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TESTIMONY OF DR. JOHN TEPPER MARLIN ON CONGESTION PRICING BEFORE A PUBLIC HEARING BY MANHATTAN COMMUNITY BOARDS 4, 5 AND 6, FASHION INSTITUTE OF TECHNOLOGY, 6 P.M., JULY 9, 2007
Thank you for the opportunity to present my views on congestion pricing. After hearing from so many people who represent particular organizations, I have to say that I am here representing just two people – myself and my wife Alice.
My first comment is that congestion can be a good sign because it means a thriving business community. In the 19th century, smokestacks were proudly shown in city postcards to make clear the prosperity of the local businesses. Some economically depressed communities upstate would welcome Manhattan’s congestion problem in place of their boarded-up stores and office buildings. The hostility to the City’s congestion pricing plan may in fact stem from congestion envy in upstate cities – or even in some of the other boroughs. Congestion envy may help explain why the state legislature has been cool to solving Manhattan’s problem.
But traffic congestion is not only a sign of economic health. It has some other positive aspects. For example, rural traffic moves faster and results in far more fatalities. The problem comes when traffic is so bad that no one moves. It’s dangerous for traffic to be at a standstill when someone is in an ambulance trying to get to the hospital, or a fire engine is trying to get to a fire, or a police car is trying to get to the scene of a crime.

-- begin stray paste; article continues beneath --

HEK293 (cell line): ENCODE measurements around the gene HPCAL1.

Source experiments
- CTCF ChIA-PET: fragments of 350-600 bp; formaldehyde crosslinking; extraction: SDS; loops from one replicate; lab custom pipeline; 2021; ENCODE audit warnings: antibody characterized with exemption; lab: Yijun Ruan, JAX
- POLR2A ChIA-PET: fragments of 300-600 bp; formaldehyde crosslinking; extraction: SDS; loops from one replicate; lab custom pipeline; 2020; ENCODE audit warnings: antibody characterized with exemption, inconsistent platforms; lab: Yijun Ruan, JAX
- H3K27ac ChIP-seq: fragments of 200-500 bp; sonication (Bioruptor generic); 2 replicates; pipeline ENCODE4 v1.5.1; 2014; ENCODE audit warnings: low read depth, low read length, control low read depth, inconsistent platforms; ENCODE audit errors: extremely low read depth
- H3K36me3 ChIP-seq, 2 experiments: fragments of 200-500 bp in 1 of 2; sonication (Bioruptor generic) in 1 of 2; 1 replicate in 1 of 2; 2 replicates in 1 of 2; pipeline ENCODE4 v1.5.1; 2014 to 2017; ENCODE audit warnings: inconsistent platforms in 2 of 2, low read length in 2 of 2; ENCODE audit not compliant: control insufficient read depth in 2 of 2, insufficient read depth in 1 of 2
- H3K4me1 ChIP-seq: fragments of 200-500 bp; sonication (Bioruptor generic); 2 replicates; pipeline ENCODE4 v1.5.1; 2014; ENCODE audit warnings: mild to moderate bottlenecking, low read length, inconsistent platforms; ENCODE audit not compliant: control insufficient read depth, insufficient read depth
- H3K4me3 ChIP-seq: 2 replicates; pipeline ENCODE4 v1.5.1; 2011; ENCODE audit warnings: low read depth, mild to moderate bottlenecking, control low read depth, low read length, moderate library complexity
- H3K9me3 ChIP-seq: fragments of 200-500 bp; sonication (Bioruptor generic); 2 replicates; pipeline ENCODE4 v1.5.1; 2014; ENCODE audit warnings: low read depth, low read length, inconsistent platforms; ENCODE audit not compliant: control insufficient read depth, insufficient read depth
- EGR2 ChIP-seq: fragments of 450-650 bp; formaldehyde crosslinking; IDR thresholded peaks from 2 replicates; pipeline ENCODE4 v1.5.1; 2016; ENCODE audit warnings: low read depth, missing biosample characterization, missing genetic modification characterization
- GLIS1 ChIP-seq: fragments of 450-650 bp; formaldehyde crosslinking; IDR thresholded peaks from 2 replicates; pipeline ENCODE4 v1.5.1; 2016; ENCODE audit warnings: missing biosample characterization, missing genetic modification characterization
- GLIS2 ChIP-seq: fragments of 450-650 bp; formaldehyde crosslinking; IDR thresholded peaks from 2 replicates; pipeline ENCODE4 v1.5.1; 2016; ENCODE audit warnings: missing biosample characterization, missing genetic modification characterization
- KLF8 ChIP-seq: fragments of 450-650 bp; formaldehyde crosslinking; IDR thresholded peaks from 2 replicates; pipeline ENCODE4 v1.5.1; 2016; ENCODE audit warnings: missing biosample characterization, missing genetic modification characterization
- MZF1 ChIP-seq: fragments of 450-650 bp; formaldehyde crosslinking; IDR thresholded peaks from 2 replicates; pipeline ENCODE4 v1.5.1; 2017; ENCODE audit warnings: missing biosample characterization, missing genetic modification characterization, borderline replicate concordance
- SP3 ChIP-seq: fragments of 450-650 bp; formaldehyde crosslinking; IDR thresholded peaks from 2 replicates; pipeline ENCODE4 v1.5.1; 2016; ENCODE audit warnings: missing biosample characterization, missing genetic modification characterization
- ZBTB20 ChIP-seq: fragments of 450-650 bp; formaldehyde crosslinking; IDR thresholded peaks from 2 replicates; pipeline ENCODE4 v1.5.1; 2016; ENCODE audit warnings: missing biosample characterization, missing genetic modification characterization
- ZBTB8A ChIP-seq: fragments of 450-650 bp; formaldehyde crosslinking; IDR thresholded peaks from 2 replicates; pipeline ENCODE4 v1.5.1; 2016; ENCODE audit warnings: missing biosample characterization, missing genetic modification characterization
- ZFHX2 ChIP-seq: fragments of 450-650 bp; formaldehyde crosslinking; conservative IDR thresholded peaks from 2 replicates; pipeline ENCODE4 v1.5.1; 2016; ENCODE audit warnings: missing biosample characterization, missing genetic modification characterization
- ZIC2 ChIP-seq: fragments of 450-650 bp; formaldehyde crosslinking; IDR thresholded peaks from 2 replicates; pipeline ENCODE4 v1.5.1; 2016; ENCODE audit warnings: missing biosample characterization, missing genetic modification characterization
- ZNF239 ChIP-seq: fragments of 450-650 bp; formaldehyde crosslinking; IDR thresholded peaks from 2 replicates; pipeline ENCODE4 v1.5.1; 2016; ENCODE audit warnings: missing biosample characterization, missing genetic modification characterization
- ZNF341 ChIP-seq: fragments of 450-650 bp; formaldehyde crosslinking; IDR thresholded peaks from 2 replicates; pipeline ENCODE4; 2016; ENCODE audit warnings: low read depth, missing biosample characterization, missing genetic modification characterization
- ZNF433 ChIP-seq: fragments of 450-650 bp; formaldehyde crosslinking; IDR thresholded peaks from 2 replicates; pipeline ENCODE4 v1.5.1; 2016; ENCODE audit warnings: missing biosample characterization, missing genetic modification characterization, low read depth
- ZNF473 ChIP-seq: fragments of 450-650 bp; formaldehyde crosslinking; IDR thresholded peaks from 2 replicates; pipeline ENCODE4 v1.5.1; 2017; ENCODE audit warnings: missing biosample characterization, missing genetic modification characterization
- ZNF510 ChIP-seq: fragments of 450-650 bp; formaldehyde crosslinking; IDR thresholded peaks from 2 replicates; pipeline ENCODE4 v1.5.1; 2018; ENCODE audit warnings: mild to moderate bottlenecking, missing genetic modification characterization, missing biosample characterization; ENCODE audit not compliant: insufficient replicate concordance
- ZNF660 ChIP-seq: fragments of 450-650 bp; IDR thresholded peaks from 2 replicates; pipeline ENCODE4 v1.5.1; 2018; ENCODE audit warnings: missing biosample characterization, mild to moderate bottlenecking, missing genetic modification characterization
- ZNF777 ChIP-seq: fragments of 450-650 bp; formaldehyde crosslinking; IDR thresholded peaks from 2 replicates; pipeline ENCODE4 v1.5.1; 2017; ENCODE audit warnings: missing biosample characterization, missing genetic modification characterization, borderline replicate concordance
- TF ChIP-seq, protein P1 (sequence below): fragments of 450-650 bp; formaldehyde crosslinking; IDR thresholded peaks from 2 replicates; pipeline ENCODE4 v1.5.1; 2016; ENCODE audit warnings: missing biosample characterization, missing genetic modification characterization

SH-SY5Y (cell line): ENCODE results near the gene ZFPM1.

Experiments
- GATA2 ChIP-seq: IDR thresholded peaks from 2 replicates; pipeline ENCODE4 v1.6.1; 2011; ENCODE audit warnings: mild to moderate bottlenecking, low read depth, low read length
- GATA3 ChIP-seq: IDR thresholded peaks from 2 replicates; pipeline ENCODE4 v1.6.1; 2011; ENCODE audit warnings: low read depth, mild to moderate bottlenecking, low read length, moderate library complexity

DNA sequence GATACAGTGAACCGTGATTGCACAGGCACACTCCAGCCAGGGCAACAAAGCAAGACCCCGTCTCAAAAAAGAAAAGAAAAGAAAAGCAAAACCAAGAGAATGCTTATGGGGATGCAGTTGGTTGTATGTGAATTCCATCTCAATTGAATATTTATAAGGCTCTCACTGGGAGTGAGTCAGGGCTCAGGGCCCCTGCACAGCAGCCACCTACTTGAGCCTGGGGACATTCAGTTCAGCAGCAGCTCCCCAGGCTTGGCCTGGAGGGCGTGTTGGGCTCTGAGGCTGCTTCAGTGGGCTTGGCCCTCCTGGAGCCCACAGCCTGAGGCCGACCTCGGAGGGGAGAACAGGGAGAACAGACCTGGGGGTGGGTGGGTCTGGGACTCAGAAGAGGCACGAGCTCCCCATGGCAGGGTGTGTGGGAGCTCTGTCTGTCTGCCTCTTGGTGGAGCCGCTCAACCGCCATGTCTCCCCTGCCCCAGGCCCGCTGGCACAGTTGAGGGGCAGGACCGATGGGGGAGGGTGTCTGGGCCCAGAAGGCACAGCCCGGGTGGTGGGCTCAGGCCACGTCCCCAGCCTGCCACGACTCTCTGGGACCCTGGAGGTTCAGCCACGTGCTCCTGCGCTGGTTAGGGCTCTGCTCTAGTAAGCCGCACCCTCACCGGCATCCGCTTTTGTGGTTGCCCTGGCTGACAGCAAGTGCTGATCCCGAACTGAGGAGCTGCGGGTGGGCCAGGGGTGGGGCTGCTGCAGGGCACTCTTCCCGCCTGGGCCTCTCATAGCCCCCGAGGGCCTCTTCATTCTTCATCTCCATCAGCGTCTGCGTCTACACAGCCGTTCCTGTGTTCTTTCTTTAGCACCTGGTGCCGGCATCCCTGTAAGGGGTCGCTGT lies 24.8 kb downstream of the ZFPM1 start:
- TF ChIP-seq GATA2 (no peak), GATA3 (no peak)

I remember taking a taxi to Newark airport earlier this year. The driver told me he proposed to go by the Lincoln Tunnel. “It’s a half-hour wait,” he said. “So then why not go via the Holland Tunnel,” I asked. He answered: “Listen to the radio. It’s an hour’s wait at the Holland Tunnel.” That kind of waiting is no fun and is wasteful. Time is money, so we are already paying for congestion, but we are paying in unpredictable and inefficient ways.
The person who understood all this long before most of the rest of us is someone I would like to pay tribute to. He was the first person in the world to think deeply about congestion pricing - Bill Vickrey, a Columbia professor whom I got to know through the City Club of New York, where we were both active members. Bill received the Nobel Prize in Economics in 1996 and was very excited about the increased influence the award would give to his policy prescriptions. Alas, he died within a few days after the announcement of his award, in a car on his way up to a conference of like-minded economists. Bill was keenly interested in giving advice to policymakers in the City and testified at an economic hearing I organized as Chief Economist for then City Comptroller Liz Holtzman in 1992. I have a summary of his 12 principles of congestion pricing that I will hand out to those who are interested and will post at http://tinyurl.com/29vz7n.
Some of his principles are still hard to introduce because of the technology that would be required, but more of them are feasible now than when they were first proposed, and all of them are sound from the perspective of creating an efficient city. For those who are concerned that the MTA can't handle the additional burden on the subway system from those who leave their cars at home, Bill Vickrey had a well-researched answer that the system could handle a lot more volume than it does. He favored investment in upgrading the signal system to permit shorter headways between subways, and he said that a skip-stop system for the local trains would shorten travel time without great inconvenience.
So to sum up, I am in favor of congestion pricing – any form of it is better than nothing, But the most efficient form, and the best for New York City, would follow as many of Bill Vickrey’s principles as are practicable.